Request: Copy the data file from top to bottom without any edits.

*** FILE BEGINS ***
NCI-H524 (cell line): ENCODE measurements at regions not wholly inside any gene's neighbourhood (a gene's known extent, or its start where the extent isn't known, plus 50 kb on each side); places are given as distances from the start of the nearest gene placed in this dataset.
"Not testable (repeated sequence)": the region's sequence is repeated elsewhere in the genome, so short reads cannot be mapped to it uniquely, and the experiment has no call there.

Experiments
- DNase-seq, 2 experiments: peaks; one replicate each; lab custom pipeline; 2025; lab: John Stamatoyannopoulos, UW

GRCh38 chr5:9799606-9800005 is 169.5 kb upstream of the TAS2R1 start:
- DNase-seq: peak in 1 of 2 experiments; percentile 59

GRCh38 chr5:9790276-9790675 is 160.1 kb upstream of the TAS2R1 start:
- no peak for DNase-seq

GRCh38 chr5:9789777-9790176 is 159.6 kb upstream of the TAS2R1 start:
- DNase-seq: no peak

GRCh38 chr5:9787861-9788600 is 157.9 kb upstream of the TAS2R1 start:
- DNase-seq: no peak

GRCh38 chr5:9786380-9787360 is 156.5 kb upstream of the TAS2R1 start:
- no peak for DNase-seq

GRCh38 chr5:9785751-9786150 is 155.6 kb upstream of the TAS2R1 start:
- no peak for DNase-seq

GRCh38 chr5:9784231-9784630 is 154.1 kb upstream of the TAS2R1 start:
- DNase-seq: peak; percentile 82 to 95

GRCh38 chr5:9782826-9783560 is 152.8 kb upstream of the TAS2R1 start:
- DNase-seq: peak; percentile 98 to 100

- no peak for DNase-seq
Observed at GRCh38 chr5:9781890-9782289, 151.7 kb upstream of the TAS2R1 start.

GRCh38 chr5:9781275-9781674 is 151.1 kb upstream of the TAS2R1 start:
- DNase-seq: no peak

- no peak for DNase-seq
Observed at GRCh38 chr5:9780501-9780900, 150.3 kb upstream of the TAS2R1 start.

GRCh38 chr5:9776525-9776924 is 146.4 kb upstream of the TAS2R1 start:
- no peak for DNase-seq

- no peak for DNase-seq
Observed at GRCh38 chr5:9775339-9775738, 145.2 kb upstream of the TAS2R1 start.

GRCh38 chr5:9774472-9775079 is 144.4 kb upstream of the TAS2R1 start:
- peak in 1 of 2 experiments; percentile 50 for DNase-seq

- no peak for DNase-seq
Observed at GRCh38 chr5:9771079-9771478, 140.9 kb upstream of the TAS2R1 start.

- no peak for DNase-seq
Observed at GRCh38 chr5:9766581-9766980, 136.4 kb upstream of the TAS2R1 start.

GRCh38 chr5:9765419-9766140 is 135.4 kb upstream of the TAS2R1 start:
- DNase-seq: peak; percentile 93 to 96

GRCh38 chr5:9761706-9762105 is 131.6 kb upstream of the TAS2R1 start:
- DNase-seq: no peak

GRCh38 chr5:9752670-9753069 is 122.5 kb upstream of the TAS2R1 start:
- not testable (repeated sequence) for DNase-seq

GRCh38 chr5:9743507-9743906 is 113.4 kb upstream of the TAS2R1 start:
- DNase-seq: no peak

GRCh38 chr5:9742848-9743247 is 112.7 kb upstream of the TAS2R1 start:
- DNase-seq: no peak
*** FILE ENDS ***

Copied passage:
NCI-H524 (cell line): ENCODE measurements at regions not wholly inside any gene's neighbourhood (a gene's known extent, or its start where the extent isn't known, plus 50 kb on each side); places are given as distances from the start of the nearest gene placed in this dataset.
"Not testable (repeated sequence)": the region's sequence is repeated elsewhere in the genome, so short reads cannot be mapped to it uniquely, and the experiment has no call there.

Experiments
- DNase-seq, 2 experiments: peaks; one replicate each; lab custom pipeline; 2025; lab: John Stamatoyannopoulos, UW

GRCh38 chr5:9799606-9800005 is 169.5 kb upstream of the TAS2R1 start:
- DNase-seq: peak in 1 of 2 experiments; percentile 59

GRCh38 chr5:9790276-9790675 is 160.1 kb upstream of the TAS2R1 start:
- no peak for DNase-seq

GRCh38 chr5:9789777-9790176 is 159.6 kb upstream of the TAS2R1 start:
- DNase-seq: no peak

GRCh38 chr5:9787861-9788600 is 157.9 kb upstream of the TAS2R1 start:
- DNase-seq: no peak

GRCh38 chr5:9786380-9787360 is 156.5 kb upstream of the TAS2R1 start:
- no peak for DNase-seq

GRCh38 chr5:9785751-9786150 is 155.6 kb upstream of the TAS2R1 start:
- no peak for DNase-seq

GRCh38 chr5:9784231-9784630 is 154.1 kb upstream of the TAS2R1 start:
- DNase-seq: peak; percentile 82 to 95

GRCh38 chr5:9782826-9783560 is 152.8 kb upstream of the TAS2R1 start:
- DNase-seq: peak; percentile 98 to 100

- no peak for DNase-seq
Observed at GRCh38 chr5:9781890-9782289, 151.7 kb upstream of the TAS2R1 start.

GRCh38 chr5:9781275-9781674 is 151.1 kb upstream of the TAS2R1 start:
- DNase-seq: no peak

- no peak for DNase-seq
Observed at GRCh38 chr5:9780501-9780900, 150.3 kb upstream of the TAS2R1 start.

GRCh38 chr5:9776525-9776924 is 146.4 kb upstream of the TAS2R1 start:
- no peak for DNase-seq

- no peak for DNase-seq
Observed at GRCh38 chr5:9775339-9775738, 145.2 kb upstream of the TAS2R1 start.

GRCh38 chr5:9774472-9775079 is 144.4 kb upstream of the TAS2R1 start:
- peak in 1 of 2 experiments; percentile 50 for DNase-seq

- no peak for DNase-seq
Observed at GRCh38 chr5:9771079-9771478, 140.9 kb upstream of the TAS2R1 start.

- no peak for DNase-seq
Observed at GRCh38 chr5:9766581-9766980, 136.4 kb upstream of the TAS2R1 start.

GRCh38 chr5:9765419-9766140 is 135.4 kb upstream of the TAS2R1 start:
- DNase-seq: peak; percentile 93 to 96

GRCh38 chr5:9761706-9762105 is 131.6 kb upstream of the TAS2R1 start:
- DNase-seq: no peak

GRCh38 chr5:9752670-9753069 is 122.5 kb upstream of the TAS2R1 start:
- not testable (repeated sequence) for DNase-seq

GRCh38 chr5:9743507-9743906 is 113.4 kb upstream of the TAS2R1 start:
- DNase-seq: no peak

GRCh38 chr5:9742848-9743247 is 112.7 kb upstream of the TAS2R1 start:
- DNase-seq: no peak